To get a proper sear, you want an incredibly hot pan, advises Michael Leviton. Cook only two steaks at a time to avoid overcrowding the pan, and rest them for at least 5 minutes before serving. “This allows time for the juices to equalize,” he says. The real star of this dish is the flavor-packed pan sauce, made by deglazing the skillet with wine and aromatics after the steaks are done.
|2||pounds skirt steak, cut
into 4 portions
|Salt and pepper, to taste|
|2||tablespoons vegetable oil|
|¼||small onion, chopped|
|1||garlic clove, smashed with the side of a knife|
|4||sprigs fresh thyme|
|1||cup chicken stock|
|½||cup red wine|
1. Liberally season the steaks with salt and pepper. Heat a large skillet over high heat. Add 2 tablespoons vegetable oil and when it is hot, add 2 steaks. Cook for 1½ minutes, moving them around the pan every so often for an even sear.
2. Turn the steaks and continue cooking until an instant-read thermometer reads 120 degrees (the steaks will rest and the temperature will rise 10 to 15 degrees, yielding medium rare meat). Transfer to a plate and cook the remaining steaks in the same way.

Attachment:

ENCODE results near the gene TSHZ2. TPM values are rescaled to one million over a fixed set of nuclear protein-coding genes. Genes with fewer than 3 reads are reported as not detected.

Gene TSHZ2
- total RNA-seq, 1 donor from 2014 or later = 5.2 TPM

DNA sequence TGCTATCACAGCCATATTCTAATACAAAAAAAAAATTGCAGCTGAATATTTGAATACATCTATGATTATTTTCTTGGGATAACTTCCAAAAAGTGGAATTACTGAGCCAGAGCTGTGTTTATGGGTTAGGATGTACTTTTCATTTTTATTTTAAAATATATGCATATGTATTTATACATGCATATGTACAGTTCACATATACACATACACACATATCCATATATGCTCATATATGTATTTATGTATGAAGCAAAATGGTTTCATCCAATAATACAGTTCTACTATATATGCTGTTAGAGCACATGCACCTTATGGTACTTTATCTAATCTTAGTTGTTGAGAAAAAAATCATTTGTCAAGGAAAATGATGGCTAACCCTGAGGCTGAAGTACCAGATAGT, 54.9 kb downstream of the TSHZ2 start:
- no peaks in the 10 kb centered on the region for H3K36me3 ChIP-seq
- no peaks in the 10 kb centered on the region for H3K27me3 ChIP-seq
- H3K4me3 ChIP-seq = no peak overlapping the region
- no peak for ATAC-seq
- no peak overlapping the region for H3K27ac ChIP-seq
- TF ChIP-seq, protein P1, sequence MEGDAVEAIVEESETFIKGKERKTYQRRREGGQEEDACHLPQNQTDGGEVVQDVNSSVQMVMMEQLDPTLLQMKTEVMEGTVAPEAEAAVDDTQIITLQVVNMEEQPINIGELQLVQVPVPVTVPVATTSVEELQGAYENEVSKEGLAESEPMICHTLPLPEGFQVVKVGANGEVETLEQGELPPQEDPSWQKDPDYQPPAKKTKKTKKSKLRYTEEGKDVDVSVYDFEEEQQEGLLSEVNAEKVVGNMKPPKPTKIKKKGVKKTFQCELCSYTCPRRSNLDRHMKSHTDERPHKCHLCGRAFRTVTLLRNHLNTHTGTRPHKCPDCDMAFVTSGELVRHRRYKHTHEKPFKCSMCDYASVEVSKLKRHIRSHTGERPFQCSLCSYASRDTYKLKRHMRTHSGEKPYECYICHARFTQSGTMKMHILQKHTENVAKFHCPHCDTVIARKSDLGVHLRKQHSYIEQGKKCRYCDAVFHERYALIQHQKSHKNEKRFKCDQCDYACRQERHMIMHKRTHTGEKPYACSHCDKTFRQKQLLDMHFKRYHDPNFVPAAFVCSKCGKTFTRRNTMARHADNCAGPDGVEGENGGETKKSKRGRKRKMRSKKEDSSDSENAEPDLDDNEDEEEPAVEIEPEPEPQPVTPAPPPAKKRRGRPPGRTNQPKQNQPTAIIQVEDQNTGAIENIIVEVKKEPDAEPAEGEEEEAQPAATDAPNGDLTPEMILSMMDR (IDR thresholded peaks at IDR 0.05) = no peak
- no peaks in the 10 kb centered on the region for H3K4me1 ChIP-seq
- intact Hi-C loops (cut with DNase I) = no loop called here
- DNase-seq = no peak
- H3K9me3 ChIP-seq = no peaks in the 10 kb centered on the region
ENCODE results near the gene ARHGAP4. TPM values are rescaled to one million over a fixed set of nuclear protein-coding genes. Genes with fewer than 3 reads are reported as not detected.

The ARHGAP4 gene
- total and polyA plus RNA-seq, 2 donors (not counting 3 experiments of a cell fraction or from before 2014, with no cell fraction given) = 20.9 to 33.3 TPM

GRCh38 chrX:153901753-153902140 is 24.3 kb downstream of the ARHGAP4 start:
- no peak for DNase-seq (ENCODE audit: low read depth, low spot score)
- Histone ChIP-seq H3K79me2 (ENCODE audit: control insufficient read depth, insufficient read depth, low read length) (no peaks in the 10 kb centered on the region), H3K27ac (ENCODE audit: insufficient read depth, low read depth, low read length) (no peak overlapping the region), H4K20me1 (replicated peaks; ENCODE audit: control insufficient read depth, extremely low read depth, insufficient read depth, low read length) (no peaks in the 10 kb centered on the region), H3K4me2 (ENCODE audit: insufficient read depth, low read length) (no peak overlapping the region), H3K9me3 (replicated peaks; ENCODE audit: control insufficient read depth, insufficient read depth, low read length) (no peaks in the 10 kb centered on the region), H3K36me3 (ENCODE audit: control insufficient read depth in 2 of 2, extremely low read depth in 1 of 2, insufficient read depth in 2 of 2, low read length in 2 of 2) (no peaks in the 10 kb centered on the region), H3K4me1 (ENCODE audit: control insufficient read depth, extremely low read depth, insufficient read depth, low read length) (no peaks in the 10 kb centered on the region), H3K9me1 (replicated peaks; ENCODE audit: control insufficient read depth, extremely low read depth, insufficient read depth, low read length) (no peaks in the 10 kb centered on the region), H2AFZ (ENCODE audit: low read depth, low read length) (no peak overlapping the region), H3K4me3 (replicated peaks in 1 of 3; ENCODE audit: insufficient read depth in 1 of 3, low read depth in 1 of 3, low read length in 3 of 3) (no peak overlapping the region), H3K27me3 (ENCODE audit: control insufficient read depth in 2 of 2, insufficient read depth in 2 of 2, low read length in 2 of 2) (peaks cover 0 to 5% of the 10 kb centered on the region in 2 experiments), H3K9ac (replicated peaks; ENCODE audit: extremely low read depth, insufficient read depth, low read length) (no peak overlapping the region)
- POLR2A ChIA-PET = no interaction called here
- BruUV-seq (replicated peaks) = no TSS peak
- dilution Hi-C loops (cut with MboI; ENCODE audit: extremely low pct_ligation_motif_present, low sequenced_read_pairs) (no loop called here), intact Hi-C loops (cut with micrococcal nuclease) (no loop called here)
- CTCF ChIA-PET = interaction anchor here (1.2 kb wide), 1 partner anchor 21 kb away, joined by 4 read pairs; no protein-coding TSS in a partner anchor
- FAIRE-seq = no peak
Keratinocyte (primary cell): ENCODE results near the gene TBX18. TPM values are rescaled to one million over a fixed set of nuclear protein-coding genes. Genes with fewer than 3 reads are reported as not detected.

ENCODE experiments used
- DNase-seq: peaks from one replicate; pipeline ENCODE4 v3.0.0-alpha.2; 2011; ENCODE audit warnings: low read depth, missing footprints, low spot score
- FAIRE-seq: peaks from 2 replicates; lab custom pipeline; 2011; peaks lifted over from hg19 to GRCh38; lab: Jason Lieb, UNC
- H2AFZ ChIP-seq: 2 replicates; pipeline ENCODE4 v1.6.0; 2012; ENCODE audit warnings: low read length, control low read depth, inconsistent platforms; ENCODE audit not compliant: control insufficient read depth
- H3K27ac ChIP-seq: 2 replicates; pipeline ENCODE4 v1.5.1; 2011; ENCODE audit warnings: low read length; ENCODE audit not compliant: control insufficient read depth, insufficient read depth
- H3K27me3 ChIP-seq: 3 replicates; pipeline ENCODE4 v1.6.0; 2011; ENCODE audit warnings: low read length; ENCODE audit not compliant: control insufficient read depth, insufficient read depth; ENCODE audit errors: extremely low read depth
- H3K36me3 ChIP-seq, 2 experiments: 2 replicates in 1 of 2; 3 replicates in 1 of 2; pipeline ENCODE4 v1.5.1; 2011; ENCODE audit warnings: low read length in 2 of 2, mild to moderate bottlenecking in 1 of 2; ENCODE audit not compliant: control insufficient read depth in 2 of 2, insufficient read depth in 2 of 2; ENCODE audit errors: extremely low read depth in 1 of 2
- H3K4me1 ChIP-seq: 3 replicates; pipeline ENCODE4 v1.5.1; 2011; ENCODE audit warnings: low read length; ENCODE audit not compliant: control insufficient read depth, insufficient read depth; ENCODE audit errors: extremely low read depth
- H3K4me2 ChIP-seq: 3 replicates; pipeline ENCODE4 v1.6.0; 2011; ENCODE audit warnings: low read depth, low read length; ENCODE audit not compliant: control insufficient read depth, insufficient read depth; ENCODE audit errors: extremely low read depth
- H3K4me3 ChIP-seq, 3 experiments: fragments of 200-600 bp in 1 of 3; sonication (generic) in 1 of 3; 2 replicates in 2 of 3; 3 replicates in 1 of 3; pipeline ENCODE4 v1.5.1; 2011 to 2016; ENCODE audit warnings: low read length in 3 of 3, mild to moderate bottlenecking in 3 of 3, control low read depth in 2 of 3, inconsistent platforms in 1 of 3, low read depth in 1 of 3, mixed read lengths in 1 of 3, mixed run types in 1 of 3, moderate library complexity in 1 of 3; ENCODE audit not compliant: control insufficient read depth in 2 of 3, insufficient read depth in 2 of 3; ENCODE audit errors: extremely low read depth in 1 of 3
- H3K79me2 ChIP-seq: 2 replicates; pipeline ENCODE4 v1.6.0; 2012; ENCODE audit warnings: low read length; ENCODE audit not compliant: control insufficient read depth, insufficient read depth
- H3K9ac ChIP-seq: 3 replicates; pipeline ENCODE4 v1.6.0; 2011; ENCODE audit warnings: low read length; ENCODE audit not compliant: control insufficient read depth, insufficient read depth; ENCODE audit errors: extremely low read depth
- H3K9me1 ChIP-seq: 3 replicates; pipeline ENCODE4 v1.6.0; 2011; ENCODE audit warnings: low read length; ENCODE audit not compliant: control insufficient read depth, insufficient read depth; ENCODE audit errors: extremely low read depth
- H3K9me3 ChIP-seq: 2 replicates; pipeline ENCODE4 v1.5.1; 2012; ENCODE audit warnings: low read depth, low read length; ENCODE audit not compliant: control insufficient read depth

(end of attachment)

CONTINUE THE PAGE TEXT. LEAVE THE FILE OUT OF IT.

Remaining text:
3. Spoon off and discard the oil in the pan, leaving the brown bits. Add the onion and garlic. Cook, stirring often, for 3 minutes or until the onion softens.
4. Add the wine and cook, scraping up the brown bits as the wine cooks down, until it reduces by half.
5. Begin adding chicken stock, ¼ cup at a time, waiting about 1 minute between additions, until there is about ½ cup of liquid in the pan. Turn off the heat. Strain the sauce into a bowl. Discard the solids and return the liquid to the pan.
6. Stir in the butter and whisk until it melts. Slice the steaks ¼-inch thick, cutting at a 45-degree angle, across the grain. Serve with the pan sauce. Adapted from Michael Leviton